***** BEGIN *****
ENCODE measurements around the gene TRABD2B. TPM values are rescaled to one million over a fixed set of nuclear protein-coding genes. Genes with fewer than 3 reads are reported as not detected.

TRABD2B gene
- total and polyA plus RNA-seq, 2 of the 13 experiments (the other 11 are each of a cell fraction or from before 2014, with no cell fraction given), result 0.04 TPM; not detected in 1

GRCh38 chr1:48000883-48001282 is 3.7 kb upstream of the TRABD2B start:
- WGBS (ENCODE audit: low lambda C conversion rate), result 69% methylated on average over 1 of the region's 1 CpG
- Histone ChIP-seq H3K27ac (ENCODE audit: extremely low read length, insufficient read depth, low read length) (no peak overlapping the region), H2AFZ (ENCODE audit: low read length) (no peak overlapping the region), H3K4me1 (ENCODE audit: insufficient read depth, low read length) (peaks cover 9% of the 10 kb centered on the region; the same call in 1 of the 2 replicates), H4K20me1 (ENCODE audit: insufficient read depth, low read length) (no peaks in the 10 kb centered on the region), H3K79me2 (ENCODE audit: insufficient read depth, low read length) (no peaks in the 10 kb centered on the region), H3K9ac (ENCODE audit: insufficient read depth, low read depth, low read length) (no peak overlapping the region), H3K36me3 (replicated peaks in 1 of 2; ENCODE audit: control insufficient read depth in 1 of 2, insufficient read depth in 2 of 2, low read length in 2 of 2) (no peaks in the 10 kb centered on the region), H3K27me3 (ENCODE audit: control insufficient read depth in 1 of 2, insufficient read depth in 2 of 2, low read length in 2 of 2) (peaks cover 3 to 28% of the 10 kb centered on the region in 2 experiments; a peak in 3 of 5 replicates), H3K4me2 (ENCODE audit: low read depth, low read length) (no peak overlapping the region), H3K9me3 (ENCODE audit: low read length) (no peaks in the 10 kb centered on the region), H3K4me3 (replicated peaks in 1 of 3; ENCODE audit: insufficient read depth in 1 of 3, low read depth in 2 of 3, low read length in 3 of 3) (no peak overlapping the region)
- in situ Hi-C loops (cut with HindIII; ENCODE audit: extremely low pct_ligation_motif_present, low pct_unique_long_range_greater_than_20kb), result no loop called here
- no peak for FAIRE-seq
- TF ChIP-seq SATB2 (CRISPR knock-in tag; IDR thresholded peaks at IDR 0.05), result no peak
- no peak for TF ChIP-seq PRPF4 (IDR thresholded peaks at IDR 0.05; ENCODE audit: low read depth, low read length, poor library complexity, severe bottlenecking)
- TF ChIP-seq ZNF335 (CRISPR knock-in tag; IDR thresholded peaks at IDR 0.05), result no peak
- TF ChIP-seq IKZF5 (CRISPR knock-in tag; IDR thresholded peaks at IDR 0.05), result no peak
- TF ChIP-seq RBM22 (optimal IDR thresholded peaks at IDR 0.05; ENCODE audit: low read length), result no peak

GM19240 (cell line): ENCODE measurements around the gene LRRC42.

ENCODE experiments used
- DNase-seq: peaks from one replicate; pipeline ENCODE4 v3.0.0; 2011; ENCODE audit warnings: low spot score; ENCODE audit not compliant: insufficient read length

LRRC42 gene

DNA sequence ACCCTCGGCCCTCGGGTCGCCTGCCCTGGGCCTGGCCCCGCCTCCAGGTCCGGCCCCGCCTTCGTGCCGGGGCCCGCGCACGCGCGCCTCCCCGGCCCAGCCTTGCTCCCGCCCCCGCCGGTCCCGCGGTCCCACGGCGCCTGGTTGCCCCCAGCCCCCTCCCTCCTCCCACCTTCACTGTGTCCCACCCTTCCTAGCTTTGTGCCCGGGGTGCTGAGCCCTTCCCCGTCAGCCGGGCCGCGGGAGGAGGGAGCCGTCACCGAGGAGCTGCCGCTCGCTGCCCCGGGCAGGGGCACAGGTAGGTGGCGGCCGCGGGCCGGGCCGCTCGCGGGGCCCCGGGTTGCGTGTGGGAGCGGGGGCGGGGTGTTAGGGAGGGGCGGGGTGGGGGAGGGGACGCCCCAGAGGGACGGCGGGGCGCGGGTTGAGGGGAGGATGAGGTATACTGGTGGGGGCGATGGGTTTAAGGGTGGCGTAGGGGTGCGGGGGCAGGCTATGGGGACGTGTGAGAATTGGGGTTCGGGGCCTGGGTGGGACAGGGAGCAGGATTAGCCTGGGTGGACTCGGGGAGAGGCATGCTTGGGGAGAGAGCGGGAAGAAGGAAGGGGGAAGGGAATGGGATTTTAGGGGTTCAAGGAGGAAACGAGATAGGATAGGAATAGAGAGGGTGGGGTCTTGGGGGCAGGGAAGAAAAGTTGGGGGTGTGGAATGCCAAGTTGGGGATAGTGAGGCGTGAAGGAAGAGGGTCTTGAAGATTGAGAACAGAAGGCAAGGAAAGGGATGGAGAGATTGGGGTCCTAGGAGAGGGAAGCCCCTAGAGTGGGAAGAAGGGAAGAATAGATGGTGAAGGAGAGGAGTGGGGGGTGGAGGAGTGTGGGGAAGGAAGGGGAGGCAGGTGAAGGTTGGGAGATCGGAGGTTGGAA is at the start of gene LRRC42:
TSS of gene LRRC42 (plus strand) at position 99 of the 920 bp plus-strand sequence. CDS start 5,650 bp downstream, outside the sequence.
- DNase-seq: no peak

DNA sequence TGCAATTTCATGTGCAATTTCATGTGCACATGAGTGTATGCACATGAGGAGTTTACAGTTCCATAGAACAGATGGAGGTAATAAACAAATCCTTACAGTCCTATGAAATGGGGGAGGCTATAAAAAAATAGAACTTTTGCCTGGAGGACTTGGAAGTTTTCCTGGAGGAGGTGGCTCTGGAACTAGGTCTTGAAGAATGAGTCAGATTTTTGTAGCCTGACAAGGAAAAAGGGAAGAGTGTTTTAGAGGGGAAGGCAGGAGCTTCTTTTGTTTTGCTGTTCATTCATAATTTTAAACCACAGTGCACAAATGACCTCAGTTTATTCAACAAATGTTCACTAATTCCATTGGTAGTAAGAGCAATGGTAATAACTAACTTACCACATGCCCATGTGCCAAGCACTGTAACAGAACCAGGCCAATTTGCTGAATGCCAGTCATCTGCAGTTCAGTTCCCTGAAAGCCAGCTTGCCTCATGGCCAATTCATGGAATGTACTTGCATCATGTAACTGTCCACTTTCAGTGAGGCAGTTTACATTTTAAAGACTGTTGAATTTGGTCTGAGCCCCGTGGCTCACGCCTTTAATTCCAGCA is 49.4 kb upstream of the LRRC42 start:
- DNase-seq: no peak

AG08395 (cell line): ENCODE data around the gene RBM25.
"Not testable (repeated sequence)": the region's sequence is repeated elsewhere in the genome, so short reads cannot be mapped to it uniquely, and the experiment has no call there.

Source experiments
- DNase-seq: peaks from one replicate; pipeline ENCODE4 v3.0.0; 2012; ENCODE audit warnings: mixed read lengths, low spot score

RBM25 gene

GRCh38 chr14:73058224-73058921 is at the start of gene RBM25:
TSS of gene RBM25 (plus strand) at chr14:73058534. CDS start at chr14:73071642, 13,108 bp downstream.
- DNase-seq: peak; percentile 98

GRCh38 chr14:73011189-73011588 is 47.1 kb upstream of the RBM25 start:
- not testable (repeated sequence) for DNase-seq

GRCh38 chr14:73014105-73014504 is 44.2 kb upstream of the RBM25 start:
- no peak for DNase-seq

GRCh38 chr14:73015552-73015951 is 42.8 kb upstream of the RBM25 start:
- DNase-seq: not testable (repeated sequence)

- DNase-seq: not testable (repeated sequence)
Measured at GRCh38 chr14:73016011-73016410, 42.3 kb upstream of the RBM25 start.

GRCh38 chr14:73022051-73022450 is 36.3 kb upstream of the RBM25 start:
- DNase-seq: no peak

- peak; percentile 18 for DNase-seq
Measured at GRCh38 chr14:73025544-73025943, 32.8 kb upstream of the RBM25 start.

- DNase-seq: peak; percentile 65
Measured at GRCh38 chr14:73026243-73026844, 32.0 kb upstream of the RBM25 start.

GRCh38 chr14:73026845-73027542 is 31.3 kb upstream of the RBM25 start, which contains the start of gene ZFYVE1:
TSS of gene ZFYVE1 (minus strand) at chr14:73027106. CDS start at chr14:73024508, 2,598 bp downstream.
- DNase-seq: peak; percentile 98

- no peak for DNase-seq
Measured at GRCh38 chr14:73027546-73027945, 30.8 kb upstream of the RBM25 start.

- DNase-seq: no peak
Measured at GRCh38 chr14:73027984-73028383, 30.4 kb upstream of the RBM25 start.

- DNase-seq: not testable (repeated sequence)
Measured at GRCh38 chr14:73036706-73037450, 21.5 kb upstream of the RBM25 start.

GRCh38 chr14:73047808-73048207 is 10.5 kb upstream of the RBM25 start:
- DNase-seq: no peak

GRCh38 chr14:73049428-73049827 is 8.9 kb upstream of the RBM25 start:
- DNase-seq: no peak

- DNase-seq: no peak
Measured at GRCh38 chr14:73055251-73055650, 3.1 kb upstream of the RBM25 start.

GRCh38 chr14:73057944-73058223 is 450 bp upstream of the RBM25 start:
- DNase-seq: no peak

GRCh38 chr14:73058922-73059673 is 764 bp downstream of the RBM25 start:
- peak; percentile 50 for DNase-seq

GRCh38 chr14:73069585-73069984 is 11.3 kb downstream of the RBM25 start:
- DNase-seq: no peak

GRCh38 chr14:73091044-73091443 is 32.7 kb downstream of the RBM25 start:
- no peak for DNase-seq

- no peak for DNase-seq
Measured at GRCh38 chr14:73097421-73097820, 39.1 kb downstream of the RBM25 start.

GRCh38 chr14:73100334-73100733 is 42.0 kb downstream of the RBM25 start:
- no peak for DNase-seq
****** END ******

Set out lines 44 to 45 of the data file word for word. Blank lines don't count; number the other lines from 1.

Measured at GRCh38 chr14:73026243-73026844, 32.0 kb upstream of the RBM25 start.

GRCh38 chr14:73026845-73027542 is 31.3 kb upstream of the RBM25 start, which contains the start of gene ZFYVE1: